“The War on Democracy”
John Pilger’s documentary film not only focuses on the recent awful imperialist activities of the US in Central and South America, but on new encouraging developments in Venezuela and Bolivia. Venezuela has improved the standard of living of its people. There are still problems, but under Chavez there is now universal health care and free primary education. The film also covered the coup against Chavez, to which the US elites were sympathetic and offered support.
In La Paz, Bolivia, indigenous people were successful in re-nationalizing their water, which had been privatized to Bechtel.
We watched a special showing of the film in London yesterday, after which Pilger made an appearance, answering questions from the audience.
During the viewing, the audience murmured in disgust in response to the US officials who were interviewed. When the film stopped, many in the audience wondered what they could do. The words “boycott” and “Americans” hovered in the buzz.
One audience member asked Pilger, “Is your documentary going to be released in the US?” Currently, the answer is no.
As a US citizen, I wanted to apologize to the audience for the behavior of our government, and I had this feeling like I wanted to appeal for help, because I feel helpless right now. Yes, many progressives sighed a premature breath of relief when them Dems won Congress. It must have been by overwhelmingly massive numbers because the Republican Party is certainly prone to perform massive vote fraud. But once the Democrats got in, they turned out to be totally unresponsive to the mandates by which they were elected, which were to end the Iraq War and impeach the criminal President and Vice President. I think those citizens of Bolivia and Venezuela feel much more empowered than we do here, now, in the US.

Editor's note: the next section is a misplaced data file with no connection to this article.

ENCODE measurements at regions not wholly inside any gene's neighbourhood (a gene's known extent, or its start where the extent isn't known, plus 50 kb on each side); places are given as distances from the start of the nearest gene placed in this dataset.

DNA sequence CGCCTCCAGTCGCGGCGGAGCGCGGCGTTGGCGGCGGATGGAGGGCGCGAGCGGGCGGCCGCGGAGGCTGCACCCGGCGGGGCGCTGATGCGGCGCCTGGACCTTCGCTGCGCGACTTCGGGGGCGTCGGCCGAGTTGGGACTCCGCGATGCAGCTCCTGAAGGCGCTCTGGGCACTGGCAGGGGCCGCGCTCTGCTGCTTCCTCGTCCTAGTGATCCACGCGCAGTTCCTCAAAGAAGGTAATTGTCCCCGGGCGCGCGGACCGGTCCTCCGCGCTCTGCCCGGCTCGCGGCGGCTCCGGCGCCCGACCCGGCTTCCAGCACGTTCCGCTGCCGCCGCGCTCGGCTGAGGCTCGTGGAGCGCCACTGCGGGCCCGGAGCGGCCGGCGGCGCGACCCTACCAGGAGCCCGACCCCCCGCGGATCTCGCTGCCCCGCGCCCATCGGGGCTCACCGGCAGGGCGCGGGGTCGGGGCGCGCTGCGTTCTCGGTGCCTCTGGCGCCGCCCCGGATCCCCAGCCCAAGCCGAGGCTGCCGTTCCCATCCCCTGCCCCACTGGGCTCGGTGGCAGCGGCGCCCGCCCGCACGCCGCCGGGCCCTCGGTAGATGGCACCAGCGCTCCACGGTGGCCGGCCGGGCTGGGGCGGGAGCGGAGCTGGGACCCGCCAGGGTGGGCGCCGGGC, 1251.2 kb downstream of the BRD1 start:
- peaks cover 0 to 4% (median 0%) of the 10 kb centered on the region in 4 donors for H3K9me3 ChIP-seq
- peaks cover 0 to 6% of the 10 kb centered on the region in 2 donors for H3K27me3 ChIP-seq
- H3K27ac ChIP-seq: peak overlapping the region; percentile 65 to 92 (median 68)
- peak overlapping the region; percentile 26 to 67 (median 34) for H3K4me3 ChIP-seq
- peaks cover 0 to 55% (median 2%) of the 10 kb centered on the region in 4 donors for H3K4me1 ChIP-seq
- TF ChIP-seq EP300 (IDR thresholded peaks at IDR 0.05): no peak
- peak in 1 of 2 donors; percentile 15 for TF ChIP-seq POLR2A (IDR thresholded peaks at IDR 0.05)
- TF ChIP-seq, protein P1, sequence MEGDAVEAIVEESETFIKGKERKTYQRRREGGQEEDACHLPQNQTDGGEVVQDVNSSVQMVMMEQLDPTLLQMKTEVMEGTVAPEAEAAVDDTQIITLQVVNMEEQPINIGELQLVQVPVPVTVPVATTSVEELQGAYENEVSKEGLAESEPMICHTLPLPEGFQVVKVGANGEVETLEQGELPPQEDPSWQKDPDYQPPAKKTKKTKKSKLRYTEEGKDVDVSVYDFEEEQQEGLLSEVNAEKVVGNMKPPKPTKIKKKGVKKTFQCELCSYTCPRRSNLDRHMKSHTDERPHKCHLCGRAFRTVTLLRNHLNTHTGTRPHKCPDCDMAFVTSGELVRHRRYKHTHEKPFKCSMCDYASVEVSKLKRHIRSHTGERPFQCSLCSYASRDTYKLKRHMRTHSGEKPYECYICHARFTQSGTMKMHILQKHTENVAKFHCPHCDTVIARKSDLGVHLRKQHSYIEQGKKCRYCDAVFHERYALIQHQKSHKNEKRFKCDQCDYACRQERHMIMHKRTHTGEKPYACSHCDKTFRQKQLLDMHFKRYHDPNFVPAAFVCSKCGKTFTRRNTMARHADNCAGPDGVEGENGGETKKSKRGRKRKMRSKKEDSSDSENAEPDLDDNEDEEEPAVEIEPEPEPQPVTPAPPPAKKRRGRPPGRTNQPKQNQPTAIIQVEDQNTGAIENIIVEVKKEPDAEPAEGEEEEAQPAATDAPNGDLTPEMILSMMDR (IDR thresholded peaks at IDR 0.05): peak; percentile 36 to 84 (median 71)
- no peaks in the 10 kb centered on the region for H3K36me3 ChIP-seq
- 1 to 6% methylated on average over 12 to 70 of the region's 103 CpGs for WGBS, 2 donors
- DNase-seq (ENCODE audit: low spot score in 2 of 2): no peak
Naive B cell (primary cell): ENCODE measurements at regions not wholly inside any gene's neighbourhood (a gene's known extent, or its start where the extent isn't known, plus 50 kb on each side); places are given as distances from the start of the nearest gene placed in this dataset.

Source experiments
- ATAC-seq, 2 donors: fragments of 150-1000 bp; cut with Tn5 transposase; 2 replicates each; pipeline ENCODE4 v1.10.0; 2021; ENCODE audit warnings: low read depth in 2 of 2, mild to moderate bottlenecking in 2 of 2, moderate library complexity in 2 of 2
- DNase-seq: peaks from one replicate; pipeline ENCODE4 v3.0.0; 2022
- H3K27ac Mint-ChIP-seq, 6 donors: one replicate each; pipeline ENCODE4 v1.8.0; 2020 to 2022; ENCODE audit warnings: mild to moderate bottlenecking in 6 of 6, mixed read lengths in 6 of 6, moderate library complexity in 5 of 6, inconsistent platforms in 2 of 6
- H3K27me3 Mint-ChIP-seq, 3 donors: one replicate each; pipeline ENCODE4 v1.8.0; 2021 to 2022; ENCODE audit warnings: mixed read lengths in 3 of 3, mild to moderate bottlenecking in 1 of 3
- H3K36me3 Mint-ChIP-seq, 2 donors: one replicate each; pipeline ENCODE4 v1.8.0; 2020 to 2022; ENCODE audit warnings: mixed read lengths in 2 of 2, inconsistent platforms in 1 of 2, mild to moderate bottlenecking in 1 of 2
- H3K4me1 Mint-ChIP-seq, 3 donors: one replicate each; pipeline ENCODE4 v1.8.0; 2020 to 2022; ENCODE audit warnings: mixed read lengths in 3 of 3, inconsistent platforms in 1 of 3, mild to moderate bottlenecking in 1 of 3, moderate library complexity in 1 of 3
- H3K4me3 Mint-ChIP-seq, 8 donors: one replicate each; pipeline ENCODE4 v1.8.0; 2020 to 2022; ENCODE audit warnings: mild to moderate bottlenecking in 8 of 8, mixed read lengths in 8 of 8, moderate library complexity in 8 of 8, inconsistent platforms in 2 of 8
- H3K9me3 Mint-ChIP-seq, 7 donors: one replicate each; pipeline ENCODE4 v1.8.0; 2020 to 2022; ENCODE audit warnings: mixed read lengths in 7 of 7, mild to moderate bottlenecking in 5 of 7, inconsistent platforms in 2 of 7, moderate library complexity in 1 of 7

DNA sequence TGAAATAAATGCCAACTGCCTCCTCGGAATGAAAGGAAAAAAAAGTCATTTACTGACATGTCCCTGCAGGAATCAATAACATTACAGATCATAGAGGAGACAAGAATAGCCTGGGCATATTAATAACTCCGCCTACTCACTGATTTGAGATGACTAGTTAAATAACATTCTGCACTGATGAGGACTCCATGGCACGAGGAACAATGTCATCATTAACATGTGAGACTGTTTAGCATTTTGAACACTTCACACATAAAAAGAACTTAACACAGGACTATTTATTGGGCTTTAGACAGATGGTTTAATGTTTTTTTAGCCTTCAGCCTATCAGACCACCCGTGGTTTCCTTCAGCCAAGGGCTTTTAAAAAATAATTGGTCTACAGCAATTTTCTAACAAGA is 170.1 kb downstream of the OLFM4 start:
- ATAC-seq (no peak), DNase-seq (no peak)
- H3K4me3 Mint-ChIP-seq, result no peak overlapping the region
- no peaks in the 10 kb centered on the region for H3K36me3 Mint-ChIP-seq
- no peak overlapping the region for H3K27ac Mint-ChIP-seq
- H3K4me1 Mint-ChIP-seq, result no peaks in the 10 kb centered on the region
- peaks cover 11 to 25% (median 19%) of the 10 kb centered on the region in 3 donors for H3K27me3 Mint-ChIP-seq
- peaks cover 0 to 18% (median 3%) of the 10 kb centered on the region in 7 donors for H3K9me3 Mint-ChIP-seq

I wondered if many in the audience were sympathetic to Democrats. Pilger’s film only mentioned the misdeeds of Republicans, but the School of the Americas (which taught torture to Central and South American death squads) was also active during Clinton’s administration. And Clinton committed de facto genocide in the ’90s. His bombing of power plants to purposefully disable water treatment facilities and severe sanctions lead to the deaths of a million Iraqis, half of whom were children.
I feel helpless, and I want this to change, and I want to do something about it. How to vote in the next presidential election is a big problem for me. I don’t see how in our system of “winner takes all” democracy, third parties can win. As for the Democratic Party, it’s apparent that it’s now become a shill for corporate interests.
In Europe, many countries have proportional representation. According to Wikipedia, proportional representation (sometimes referred to as full representation, or PR), is a category of electoral formula aiming at a close match between the percentage of votes that groups of candidates (grouped by a certain measure) obtain in elections and the percentage of seats they receive (usually in legislative assemblies). It is often contrasted to plurality voting systems, where disproportional seat distribution results from the division of voters into multiple electoral districts, especially “winner takes all” plurality (FPTP) districts.
Proportional democracy means that if 15% of voters are socialist, 15% of the representatives elected to parliament are socialist. The makeup of parliament represents the makeup of its constituents. In addition, different parties can form coalitions with one designated leader.
But we do not have proportional representation in the US. Third party votes are likely to be dissipated unless they can form some coalition to have one designated candidate on the ballot to represent common interests, and I haven’t heard any talk of this happening.
Lately my thoughts lean towards reforming the Democratic Party, infiltrating it from the inside.
Killing Fields: Genocide in Iraq
School of the Americas
The Threat of US Fascism: An Historical Perspective